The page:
When I decided to create a reset stylesheet for HTML5, it was primarily for a project I was working on and figured I might as well release it to be used, modified and improved by the community at large. The main differences from Eric’s stylesheet … are the removal of those absent elements in HTML5, including the new elements and declaring those as block level elements (something that will later be built into browser stylesheets and can be removed from the reset). Also included is some baseline styling for the mark element and a few other bits that I tend to use in every project so it makes sense for me to include them. I also decided to remove the default anchor styling from Eric’s stylesheet so that the outline wasn’t suppressed on links. It has a comment in Eric’s original but rarely seemed to get changed by authors. This highlights one of the biggest issues with CSS resets — you have to craft your own that works for you and for specific projects. It’s unlikely that a reset that works for one site will be exactly what’s required for the next. I’d always suggest using a reset as a starting point and then modifying it for your own needs.

CSS Reset – Refreshed

Web designer Jeffrey King updated Meyer’s original reset for HTML5; his revision is called CSS Reset – Refreshed:

/* v1.2 | 20100218 */

/* Eric Meyer's original CSS Reset is found at
   http://meyerweb.com/eric/tools/css/reset/ */

/* This version's permalink is
   http://kingdesk.com/articles/css-reset/ */


html, body, div, span, applet, object, iframe,
h1, h2, h3, h4, h5, h6, p, blockquote, pre,
a, abbr, acronym, address, big, cite, code,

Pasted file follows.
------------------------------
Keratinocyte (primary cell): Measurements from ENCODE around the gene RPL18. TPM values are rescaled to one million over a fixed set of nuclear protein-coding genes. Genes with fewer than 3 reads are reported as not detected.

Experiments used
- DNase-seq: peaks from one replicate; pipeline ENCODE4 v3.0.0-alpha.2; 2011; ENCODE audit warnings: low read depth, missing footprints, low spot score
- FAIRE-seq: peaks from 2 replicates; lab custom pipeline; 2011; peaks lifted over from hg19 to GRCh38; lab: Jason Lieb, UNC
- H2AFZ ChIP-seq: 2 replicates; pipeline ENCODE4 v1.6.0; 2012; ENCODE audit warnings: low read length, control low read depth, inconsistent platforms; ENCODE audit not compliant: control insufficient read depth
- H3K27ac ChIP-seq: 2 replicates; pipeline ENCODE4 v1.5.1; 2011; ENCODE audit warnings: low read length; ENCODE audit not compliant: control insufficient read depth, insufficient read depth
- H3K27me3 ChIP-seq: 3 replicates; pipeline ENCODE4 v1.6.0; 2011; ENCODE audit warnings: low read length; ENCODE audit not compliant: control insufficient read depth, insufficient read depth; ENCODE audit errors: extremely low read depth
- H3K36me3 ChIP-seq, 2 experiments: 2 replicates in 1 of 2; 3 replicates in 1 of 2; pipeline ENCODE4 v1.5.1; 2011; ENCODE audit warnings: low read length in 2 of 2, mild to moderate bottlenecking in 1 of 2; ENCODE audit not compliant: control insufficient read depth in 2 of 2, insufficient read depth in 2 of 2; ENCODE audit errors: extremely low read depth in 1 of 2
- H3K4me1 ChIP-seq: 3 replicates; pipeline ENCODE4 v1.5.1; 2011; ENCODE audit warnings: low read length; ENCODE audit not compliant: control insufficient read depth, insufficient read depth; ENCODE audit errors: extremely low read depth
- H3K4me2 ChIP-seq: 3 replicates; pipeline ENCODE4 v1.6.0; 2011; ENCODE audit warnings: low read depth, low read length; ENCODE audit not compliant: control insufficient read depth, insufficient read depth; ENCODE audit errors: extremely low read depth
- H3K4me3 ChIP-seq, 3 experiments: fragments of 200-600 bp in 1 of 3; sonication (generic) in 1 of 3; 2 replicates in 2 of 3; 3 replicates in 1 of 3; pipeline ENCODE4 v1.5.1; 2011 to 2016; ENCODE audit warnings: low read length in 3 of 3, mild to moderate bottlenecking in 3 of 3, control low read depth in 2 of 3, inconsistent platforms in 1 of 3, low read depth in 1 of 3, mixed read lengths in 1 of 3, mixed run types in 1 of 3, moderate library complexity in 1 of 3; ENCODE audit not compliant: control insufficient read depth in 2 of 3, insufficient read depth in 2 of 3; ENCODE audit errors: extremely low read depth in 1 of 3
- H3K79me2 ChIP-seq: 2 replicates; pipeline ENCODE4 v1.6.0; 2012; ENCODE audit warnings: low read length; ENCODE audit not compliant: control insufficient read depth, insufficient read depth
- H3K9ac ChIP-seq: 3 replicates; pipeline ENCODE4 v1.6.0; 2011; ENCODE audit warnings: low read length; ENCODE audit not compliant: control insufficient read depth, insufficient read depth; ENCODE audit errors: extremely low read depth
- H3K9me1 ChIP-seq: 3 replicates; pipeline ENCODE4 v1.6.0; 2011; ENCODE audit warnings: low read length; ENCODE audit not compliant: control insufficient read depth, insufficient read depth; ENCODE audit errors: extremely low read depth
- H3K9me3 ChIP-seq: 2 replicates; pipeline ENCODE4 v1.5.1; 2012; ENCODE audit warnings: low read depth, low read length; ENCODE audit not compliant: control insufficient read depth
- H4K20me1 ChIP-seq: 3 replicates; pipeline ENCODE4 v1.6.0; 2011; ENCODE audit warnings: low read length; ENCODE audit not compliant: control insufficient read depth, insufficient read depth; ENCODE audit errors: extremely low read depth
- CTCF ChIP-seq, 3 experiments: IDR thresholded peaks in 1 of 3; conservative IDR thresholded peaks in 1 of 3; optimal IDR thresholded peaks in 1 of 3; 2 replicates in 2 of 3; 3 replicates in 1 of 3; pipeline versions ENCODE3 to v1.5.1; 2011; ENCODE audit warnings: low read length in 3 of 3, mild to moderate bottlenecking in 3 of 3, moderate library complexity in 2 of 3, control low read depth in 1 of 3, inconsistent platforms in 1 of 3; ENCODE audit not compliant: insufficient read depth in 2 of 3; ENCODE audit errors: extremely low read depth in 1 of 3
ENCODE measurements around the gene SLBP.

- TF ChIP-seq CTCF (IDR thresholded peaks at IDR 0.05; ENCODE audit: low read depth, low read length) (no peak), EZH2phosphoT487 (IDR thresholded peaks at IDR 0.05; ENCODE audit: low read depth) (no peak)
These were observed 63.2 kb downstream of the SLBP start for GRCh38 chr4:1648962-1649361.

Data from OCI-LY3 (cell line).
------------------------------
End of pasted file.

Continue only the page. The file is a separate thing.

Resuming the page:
del, dfn, em, font, img, ins, kbd, q, s, samp,
small, strike, strong, sub, sup, tt, var,
b, u, i, center,
dl, dt, dd, ol, ul, li,
fieldset, form, label, legend,
table, caption, tbody, tfoot, thead, tr, th, td,
section, article, aside, hgroup, header,
footer, nav, dialog, figure, menu,
video, audio, mark, time, canvas, details {
	margin: 0;
	padding: 0;
	border: 0;
	outline: 0;
	font-size: 100%;
	vertical-align: baseline;
	background: transparent;
	}
section, article, aside, hgroup, header,
footer, nav, dialog, figure, figcaption {
	display: block;
	}
body {
	line-height: 1;
	}
ol, ul {
	list-style: none;
	}
blockquote, q {
	quotes: none;
	}
blockquote:before, blockquote:after,
q:before, q:after {
	content: '';
	content: none;
	}
:focus { /* remember to define focus styles! */
	outline: 0;
	}
ins { /* remember to highlight inserts somehow! */
	text-decoration: none;
	}
del {
	text-decoration: line-through;
	}
table { /* markup tables with 'cellspacing="0"' */
	border-collapse: collapse;
	border-spacing: 0;
	}

HTML5 Boilerplate

Let’s end the guide with a wildly popular project that many of us are constantly talking about: Paul Irish’s and Divya Manian’s HTML5 Boilerplate, a fully developed "framework" — the creators say that it isn’t a framework — that includes a robust, HTML5-friendly reset.

The CSS reset in HTML5 Boilerplate is an amalgamation of HTML5Reset and Eric Meyer’s Reset Reloaded + HTML5 baseline.

/* 
  html5doctor.com Reset Stylesheet (Eric Meyer's Reset Reloaded + HTML5 baseline)
  v1.4 2009-07-27 | Authors: Eric Meyer & Richard Clark
  html5doctor.com/html-5-reset-stylesheet/
*/

html, body, div, span, object, iframe,
h1, h2, h3, h4, h5, h6, p, blockquote, pre,
abbr, address, cite, code,
del, dfn, em, img, ins, kbd, q, samp,
small, strong, sub, sup, var,
b, i,
dl, dt, dd, ol, ul, li,
fieldset, form, label, legend,
table, caption, tbody, tfoot, thead, tr, th, td,
article, aside, canvas, details, figcaption, figure, 
footer, header, hgroup, menu, nav, section, summary,
time, mark, audio, video {
  margin:0;
  padding:0;
  border:0;
  outline:0;
  font-size:100%;